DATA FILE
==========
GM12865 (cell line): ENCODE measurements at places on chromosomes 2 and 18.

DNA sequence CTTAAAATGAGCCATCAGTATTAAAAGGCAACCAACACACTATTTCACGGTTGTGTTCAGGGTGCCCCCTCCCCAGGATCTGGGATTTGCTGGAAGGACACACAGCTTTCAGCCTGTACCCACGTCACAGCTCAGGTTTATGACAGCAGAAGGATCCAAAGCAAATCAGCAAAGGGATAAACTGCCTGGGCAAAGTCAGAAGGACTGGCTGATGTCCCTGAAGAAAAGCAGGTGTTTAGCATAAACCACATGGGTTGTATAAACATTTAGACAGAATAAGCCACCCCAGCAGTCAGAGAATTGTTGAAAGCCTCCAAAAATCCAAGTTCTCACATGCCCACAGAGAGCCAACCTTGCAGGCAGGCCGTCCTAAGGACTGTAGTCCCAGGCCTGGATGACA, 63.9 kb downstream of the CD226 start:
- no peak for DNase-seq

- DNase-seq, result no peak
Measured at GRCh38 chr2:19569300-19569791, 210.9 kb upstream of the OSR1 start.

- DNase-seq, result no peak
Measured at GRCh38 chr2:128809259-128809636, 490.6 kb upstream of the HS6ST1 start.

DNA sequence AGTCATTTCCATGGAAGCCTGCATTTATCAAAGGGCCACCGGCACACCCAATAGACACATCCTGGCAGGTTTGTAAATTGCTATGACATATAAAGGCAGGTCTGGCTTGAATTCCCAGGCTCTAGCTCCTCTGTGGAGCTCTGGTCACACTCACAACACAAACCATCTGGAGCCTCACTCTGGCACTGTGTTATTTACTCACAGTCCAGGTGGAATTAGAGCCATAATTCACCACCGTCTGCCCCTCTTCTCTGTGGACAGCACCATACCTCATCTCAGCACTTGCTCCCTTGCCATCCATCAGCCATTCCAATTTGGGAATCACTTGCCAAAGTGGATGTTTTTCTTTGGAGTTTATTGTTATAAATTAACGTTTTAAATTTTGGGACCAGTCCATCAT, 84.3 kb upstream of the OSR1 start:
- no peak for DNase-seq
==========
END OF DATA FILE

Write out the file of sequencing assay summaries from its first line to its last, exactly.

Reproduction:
GM12865 (cell line): ENCODE measurements at places on chromosomes 2 and 18.

DNA sequence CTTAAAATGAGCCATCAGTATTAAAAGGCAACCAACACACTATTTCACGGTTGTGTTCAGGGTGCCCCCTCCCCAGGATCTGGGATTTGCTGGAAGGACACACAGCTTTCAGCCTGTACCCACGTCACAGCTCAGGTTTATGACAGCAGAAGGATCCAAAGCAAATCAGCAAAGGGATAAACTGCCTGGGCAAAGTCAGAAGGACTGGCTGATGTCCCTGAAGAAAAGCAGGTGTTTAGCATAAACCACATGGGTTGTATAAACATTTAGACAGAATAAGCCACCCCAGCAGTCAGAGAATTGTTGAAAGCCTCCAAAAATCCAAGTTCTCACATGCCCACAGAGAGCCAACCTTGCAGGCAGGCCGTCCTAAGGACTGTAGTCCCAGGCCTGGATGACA, 63.9 kb downstream of the CD226 start:
- no peak for DNase-seq

- DNase-seq, result no peak
Measured at GRCh38 chr2:19569300-19569791, 210.9 kb upstream of the OSR1 start.

- DNase-seq, result no peak
Measured at GRCh38 chr2:128809259-128809636, 490.6 kb upstream of the HS6ST1 start.

DNA sequence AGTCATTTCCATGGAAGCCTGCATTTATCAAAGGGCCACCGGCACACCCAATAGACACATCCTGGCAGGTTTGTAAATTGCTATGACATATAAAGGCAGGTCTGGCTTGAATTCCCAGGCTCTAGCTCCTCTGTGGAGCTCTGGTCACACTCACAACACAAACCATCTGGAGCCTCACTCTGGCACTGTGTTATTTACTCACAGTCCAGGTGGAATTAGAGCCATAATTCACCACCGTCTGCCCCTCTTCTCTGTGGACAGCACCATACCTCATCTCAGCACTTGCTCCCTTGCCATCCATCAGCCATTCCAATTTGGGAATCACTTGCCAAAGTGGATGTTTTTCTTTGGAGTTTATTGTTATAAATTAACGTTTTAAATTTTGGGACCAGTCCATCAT, 84.3 kb upstream of the OSR1 start:
- no peak for DNase-seq